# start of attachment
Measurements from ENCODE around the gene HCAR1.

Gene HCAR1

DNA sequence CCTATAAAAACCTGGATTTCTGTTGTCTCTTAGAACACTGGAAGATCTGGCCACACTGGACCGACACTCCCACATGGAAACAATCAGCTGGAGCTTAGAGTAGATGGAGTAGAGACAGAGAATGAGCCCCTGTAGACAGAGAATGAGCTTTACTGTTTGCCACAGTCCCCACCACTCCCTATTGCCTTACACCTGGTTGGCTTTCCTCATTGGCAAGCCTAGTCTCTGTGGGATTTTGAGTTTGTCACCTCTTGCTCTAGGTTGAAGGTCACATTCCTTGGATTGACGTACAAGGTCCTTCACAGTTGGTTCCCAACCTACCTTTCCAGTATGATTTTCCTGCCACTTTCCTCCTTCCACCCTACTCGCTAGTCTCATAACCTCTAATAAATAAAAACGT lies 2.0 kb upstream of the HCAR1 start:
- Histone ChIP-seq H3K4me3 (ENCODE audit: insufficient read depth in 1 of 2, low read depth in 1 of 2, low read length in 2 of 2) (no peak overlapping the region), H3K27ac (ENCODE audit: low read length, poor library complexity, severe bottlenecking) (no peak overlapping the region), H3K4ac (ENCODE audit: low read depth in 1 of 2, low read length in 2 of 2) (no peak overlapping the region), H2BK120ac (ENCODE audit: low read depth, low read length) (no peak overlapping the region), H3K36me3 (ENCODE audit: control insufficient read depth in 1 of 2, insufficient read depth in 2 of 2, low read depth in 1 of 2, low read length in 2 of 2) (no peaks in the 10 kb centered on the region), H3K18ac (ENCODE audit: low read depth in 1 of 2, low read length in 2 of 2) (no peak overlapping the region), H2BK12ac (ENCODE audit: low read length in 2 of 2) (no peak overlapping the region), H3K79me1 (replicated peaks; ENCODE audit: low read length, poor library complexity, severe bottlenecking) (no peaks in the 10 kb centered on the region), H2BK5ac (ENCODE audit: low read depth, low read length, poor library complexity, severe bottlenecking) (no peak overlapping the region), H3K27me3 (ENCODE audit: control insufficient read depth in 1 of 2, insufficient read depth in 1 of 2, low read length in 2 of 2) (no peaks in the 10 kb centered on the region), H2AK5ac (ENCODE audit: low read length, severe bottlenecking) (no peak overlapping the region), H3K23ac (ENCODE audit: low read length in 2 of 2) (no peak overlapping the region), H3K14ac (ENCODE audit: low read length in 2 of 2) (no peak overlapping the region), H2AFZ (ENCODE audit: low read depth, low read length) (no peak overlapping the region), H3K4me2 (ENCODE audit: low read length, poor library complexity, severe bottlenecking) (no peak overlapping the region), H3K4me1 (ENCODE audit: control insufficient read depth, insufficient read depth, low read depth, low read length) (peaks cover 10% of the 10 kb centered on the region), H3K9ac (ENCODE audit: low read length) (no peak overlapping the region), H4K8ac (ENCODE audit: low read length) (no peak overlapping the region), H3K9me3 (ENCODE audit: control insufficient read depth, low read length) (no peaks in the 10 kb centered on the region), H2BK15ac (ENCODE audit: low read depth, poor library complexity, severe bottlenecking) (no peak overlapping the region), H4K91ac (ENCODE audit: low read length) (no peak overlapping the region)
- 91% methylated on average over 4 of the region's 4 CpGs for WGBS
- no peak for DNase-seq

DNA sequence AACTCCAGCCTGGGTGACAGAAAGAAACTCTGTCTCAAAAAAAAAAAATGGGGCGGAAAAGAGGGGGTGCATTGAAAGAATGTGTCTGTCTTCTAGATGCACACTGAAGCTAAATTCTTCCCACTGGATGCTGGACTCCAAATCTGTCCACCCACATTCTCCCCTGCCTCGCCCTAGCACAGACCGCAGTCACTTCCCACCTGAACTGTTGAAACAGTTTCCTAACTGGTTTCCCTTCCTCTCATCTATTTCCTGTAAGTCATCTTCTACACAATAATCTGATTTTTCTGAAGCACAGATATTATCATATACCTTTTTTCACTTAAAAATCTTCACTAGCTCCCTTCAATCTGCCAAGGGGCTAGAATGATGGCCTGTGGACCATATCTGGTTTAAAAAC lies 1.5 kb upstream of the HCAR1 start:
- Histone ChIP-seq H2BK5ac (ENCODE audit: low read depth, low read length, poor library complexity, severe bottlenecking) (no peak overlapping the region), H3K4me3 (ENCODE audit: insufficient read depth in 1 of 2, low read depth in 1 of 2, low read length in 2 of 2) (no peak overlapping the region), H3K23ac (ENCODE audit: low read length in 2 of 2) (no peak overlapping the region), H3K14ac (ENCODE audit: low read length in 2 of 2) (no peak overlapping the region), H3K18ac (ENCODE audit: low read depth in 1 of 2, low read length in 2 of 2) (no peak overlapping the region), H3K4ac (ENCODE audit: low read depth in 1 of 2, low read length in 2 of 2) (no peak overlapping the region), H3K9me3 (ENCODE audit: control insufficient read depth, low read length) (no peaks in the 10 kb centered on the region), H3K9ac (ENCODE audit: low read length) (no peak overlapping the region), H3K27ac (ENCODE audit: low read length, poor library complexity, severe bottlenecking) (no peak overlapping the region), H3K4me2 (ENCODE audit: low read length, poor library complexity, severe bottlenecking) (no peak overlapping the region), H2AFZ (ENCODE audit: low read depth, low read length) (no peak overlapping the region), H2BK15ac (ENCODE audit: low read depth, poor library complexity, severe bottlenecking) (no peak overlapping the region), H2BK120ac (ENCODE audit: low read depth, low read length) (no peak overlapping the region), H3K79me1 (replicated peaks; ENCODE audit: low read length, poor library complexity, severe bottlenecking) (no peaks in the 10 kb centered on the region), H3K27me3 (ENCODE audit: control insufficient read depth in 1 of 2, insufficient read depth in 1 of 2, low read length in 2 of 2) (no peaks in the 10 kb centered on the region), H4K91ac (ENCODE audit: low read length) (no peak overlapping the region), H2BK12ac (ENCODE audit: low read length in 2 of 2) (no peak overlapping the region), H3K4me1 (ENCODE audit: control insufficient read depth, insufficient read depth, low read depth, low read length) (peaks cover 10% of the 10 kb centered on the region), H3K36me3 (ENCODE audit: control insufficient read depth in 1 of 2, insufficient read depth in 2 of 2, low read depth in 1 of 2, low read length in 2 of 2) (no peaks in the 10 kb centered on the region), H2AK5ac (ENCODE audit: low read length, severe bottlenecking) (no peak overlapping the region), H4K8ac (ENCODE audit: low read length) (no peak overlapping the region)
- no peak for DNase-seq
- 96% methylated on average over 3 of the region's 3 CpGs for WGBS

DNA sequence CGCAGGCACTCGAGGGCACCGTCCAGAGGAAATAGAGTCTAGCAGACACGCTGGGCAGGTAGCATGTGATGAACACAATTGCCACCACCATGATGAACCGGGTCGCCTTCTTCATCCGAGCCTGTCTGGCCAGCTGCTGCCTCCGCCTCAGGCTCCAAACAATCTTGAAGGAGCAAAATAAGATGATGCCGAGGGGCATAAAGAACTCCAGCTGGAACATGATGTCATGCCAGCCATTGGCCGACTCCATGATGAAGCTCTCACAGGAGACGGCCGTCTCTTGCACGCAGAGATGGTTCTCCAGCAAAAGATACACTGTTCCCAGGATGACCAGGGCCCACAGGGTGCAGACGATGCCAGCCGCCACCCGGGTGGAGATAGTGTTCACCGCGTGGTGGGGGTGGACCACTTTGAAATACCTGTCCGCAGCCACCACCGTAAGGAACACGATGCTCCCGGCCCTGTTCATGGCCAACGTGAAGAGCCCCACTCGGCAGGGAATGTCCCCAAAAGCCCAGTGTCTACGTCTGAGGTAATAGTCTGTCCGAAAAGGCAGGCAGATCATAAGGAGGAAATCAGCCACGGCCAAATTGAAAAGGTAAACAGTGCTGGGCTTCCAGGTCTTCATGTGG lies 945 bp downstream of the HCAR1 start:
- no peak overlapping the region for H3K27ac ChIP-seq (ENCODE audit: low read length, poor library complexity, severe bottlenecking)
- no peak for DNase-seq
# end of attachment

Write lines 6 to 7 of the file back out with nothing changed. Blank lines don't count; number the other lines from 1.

- no peak for DNase-seq

DNA sequence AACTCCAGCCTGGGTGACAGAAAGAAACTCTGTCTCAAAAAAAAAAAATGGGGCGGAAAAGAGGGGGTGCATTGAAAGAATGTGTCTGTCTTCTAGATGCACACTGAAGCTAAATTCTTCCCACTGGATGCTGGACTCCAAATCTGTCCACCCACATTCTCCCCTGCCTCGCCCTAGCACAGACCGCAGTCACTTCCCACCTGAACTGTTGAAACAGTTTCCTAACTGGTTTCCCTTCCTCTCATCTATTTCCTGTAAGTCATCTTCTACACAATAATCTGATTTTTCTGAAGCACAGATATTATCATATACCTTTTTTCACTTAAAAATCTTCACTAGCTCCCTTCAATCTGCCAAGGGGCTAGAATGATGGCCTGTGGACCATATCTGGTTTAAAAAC lies 1.5 kb upstream of the HCAR1 start: